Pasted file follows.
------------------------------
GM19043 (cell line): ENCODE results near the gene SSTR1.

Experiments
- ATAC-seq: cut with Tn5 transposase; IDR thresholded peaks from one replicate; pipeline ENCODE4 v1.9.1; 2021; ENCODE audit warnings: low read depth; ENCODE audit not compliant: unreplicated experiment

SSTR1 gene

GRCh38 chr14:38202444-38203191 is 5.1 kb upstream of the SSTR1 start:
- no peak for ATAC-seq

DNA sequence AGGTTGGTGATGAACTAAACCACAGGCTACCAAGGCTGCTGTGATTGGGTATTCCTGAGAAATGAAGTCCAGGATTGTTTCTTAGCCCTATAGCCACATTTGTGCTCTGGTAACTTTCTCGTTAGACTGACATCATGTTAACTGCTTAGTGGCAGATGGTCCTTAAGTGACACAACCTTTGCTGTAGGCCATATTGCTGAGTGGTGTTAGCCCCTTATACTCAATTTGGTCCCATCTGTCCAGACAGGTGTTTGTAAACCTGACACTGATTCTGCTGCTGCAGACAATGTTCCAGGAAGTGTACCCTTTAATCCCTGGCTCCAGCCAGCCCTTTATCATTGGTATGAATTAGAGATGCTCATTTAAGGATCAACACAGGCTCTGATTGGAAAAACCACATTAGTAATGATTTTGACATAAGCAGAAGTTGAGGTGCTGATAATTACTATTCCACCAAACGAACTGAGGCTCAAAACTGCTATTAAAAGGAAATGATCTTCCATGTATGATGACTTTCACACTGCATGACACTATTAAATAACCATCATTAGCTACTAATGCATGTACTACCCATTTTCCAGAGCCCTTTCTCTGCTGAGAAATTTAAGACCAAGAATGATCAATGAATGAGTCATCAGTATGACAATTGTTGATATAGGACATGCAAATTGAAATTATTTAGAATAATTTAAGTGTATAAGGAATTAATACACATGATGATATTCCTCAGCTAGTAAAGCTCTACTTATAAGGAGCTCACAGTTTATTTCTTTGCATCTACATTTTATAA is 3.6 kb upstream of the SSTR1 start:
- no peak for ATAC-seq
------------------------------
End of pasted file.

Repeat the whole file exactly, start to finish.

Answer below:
GM19043 (cell line): ENCODE results near the gene SSTR1.

Experiments
- ATAC-seq: cut with Tn5 transposase; IDR thresholded peaks from one replicate; pipeline ENCODE4 v1.9.1; 2021; ENCODE audit warnings: low read depth; ENCODE audit not compliant: unreplicated experiment

SSTR1 gene

GRCh38 chr14:38202444-38203191 is 5.1 kb upstream of the SSTR1 start:
- no peak for ATAC-seq

DNA sequence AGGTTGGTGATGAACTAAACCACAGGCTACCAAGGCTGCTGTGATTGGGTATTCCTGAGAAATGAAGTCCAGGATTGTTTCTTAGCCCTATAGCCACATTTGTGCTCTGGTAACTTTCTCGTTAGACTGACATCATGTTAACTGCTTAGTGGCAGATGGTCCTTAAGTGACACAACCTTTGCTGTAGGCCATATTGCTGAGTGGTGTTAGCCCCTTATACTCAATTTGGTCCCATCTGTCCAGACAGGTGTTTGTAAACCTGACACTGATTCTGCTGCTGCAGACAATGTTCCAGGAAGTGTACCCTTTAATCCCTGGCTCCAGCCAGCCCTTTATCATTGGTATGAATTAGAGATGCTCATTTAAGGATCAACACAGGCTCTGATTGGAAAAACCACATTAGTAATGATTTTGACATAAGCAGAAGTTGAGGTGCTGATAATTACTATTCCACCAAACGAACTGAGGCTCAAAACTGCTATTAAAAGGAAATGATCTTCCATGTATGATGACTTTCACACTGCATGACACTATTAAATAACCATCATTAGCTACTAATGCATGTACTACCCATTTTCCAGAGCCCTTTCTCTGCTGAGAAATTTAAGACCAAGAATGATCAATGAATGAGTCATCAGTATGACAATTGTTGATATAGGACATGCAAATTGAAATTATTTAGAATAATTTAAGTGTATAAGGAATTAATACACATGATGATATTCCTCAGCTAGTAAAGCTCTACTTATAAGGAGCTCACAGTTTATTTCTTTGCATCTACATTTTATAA is 3.6 kb upstream of the SSTR1 start:
- no peak for ATAC-seq